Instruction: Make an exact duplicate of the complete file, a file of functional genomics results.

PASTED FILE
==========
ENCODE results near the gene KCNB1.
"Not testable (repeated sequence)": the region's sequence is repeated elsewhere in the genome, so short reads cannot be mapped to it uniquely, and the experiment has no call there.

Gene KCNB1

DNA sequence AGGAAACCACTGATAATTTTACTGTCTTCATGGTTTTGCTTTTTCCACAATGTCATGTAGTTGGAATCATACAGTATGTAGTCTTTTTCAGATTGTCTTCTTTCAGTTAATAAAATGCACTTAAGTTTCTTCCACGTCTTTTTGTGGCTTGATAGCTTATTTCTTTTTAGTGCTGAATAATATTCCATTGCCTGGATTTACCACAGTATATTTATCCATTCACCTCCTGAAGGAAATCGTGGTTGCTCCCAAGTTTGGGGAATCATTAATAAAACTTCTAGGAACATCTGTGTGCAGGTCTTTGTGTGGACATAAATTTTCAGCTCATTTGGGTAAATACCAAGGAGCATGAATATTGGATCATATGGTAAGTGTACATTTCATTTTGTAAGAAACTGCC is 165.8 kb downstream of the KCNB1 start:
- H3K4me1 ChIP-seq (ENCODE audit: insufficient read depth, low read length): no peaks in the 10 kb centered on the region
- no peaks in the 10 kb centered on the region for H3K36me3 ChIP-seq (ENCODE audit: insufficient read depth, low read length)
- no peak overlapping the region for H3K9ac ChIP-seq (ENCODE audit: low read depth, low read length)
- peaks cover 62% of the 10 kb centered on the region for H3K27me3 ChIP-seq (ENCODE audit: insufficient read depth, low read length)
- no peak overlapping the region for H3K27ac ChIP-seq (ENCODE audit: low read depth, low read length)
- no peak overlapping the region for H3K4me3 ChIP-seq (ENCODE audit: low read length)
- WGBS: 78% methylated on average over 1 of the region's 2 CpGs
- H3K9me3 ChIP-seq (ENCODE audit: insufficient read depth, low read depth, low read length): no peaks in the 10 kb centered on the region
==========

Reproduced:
ENCODE results near the gene KCNB1.
"Not testable (repeated sequence)": the region's sequence is repeated elsewhere in the genome, so short reads cannot be mapped to it uniquely, and the experiment has no call there.

Gene KCNB1

DNA sequence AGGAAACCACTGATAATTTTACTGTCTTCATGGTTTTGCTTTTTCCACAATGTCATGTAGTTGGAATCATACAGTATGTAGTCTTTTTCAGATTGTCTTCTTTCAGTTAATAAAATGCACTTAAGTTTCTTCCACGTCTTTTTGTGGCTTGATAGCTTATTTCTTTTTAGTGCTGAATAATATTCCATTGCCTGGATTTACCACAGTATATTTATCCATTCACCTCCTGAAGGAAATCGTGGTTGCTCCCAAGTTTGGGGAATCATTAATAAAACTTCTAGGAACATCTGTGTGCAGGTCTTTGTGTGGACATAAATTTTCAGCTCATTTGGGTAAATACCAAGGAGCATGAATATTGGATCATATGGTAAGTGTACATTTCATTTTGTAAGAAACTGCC is 165.8 kb downstream of the KCNB1 start:
- H3K4me1 ChIP-seq (ENCODE audit: insufficient read depth, low read length): no peaks in the 10 kb centered on the region
- no peaks in the 10 kb centered on the region for H3K36me3 ChIP-seq (ENCODE audit: insufficient read depth, low read length)
- no peak overlapping the region for H3K9ac ChIP-seq (ENCODE audit: low read depth, low read length)
- peaks cover 62% of the 10 kb centered on the region for H3K27me3 ChIP-seq (ENCODE audit: insufficient read depth, low read length)
- no peak overlapping the region for H3K27ac ChIP-seq (ENCODE audit: low read depth, low read length)
- no peak overlapping the region for H3K4me3 ChIP-seq (ENCODE audit: low read length)
- WGBS: 78% methylated on average over 1 of the region's 2 CpGs
- H3K9me3 ChIP-seq (ENCODE audit: insufficient read depth, low read depth, low read length): no peaks in the 10 kb centered on the region